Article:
I'll beat Gordon to the punch here. :bluewink: Evo-stik seems to be the popular brand in the U.K. I went to the expense to order a tube from across the pond and didn't quite see what the fuss was all about after comparing it to what I use already, but Gordon in NZ likes it and that recommendation should be good enough for anyone who does repair.
 

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I'll beat Gordon to the punch here. :bluewink: Evo-stik seems to be the popular brand in the U.K. I went to the expense to order a tube from across the pond and didn't quite see what the fuss was all about after comparing it to what I use already, but Gordon in NZ likes it and that recommendation should be good enough for anyone who does repair.
Again, there is an issue with Evostick. It certainly USED to be perfect, but now, sadly , it is less so.
"They who know best" deemed the solvents to be unsafe, & consequently, the formula has been changed. Yet another example of the Nanny State deciding that we cannot be trusted.
There was a thread here on the diminished effectiveness of Evostick. :cry:
Gordon probably bought his in 1927. :)
 

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Again, there is an issue with Evostick. It certainly USED to be perfect, but now, sadly , it is less so.........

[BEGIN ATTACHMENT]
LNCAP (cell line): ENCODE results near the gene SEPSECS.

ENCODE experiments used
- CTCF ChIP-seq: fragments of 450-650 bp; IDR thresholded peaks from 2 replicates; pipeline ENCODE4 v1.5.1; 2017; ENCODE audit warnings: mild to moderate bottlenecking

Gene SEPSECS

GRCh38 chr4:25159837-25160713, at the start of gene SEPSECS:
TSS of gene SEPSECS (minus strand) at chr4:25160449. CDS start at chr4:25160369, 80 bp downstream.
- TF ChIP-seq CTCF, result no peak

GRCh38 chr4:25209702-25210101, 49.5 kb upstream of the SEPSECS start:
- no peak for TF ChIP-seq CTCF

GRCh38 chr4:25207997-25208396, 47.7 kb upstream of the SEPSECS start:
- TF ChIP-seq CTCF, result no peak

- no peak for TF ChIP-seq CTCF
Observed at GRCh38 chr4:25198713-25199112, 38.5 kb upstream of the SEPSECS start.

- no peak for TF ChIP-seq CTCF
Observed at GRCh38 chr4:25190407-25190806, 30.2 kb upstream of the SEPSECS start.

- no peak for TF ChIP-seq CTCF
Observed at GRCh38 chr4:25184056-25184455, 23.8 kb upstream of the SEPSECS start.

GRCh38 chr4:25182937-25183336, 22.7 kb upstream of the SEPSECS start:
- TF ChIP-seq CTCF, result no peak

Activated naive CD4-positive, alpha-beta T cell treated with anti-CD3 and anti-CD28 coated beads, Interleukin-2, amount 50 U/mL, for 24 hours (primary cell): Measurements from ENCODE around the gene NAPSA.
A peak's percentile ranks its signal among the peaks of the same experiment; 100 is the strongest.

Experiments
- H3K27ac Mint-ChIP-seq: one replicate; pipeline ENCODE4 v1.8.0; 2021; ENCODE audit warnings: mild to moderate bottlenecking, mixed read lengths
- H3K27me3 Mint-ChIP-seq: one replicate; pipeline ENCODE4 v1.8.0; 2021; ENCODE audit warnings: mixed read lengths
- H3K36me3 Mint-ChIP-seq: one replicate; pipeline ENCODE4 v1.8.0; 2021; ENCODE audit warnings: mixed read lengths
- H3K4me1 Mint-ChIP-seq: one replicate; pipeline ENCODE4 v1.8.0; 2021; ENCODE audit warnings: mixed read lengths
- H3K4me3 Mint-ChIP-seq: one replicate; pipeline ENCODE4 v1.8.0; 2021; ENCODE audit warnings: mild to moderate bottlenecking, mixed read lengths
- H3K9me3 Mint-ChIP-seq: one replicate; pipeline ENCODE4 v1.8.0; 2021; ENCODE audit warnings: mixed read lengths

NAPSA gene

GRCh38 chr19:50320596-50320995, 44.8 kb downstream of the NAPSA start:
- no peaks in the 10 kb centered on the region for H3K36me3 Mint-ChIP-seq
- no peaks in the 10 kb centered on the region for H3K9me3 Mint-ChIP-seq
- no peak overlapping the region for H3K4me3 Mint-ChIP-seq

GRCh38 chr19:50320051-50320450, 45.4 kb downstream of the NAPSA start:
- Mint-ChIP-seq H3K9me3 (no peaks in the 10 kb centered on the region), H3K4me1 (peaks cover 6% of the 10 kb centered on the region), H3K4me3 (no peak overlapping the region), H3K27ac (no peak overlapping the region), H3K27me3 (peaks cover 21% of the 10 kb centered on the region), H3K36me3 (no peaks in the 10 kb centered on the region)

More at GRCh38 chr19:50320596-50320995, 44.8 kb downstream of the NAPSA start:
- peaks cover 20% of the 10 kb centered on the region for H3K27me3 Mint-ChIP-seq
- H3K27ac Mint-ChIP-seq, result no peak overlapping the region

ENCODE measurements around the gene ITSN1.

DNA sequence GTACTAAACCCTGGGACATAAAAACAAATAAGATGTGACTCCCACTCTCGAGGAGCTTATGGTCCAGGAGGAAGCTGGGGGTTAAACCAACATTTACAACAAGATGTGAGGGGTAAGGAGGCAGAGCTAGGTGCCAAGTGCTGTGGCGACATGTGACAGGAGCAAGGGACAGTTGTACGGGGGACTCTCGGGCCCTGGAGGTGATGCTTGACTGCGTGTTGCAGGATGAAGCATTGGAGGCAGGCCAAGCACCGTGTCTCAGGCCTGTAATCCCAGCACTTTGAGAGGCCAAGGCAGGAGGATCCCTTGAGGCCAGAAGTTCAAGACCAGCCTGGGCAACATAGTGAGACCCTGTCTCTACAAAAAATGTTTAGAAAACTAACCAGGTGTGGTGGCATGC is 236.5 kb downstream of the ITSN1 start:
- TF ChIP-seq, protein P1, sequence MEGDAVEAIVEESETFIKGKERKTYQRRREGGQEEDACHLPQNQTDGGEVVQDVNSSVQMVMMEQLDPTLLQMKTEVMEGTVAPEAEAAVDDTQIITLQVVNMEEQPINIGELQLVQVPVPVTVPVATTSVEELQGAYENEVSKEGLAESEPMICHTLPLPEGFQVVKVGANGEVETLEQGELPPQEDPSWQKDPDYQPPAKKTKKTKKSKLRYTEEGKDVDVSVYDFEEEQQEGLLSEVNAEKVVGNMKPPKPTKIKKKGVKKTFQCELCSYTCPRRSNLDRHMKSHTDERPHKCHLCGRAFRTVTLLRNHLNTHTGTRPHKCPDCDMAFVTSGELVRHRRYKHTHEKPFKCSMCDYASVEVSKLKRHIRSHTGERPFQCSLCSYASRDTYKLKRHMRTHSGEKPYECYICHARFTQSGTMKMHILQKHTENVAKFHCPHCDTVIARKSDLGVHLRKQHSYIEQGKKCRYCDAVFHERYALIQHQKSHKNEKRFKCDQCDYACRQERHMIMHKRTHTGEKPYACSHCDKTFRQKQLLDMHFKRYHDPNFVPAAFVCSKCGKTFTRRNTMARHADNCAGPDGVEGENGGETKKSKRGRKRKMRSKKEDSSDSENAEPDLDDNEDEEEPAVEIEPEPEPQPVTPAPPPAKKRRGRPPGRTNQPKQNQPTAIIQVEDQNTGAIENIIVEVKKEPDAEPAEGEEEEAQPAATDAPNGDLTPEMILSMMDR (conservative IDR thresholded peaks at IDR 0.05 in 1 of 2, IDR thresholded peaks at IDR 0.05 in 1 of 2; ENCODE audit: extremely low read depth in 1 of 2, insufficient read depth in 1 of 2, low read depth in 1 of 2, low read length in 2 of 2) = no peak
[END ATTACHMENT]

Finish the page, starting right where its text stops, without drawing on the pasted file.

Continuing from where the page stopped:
I only seem to use three types of adhesive these days, either 'gel' superglue, or E6000 - and obviously two-part epoxy at times - depending on application.

Most of the original UK 'contact' adhesives, Bostick, Evostick etc., seem to have lost quite a bit of effectiveness when the solvents were phased out a while back, but I can still remember that smell :tsk:
 

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but I can still remember that smell :tsk:
Ahhh yes, that smell.....not allowed any more.
The other day I wanted to fuse two plastic parts together...when I asked for some Chloroform at the local chemist I was given the distinct impression that I would have met with more success had I asked for an Uzi.
The only substance which is more effective now than it was in the 60's is still illegal. :bluewink:
 

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I know of two easily obtained substancies to which ordinary water if added in a minute drop will cause it to burst into flame, a very hot one at that. Will "they who know best" be banning water??????
 

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Discussion Starter #19
Well, illegal some places for some uses. I live in an enlightened community called California.

But getting back briefly to the contact cement, what got my attention was that copper was singled out. It was the only metal. There was a long list of the things you can bond with it. And then it said, "Not for use on metals containing copper." I think I will experiment on bit of scrap brass before unleashing it on my 1921 TT.
 

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Discussion Starter #20
I know of two easily obtained substancies to which ordinary water if added in a minute drop will cause it to burst into flame, a very hot one at that. Will "they who know best" be banning water??????
"They" are more likely to regulate the other two substances. In any case, I am sure they wouldn't ban water, they'd just regulate its distribution on a need basis.